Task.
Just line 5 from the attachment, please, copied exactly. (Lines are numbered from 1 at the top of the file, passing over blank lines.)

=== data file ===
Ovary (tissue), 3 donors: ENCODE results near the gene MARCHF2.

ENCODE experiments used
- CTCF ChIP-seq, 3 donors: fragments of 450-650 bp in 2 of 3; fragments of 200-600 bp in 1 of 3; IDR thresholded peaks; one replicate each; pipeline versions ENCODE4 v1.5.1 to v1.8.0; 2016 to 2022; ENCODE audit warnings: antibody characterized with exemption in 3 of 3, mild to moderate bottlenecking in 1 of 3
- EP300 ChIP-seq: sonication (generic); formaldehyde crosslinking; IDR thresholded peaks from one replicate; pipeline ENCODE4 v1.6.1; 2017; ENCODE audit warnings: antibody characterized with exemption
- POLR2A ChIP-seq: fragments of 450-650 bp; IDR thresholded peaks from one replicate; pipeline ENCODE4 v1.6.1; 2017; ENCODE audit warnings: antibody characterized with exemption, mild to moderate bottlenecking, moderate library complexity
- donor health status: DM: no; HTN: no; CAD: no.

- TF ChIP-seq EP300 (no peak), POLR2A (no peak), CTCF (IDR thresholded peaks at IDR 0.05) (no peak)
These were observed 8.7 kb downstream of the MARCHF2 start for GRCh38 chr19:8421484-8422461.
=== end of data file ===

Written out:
- POLR2A ChIP-seq: fragments of 450-650 bp; IDR thresholded peaks from one replicate; pipeline ENCODE4 v1.6.1; 2017; ENCODE audit warnings: antibody characterized with exemption, mild to moderate bottlenecking, moderate library complexity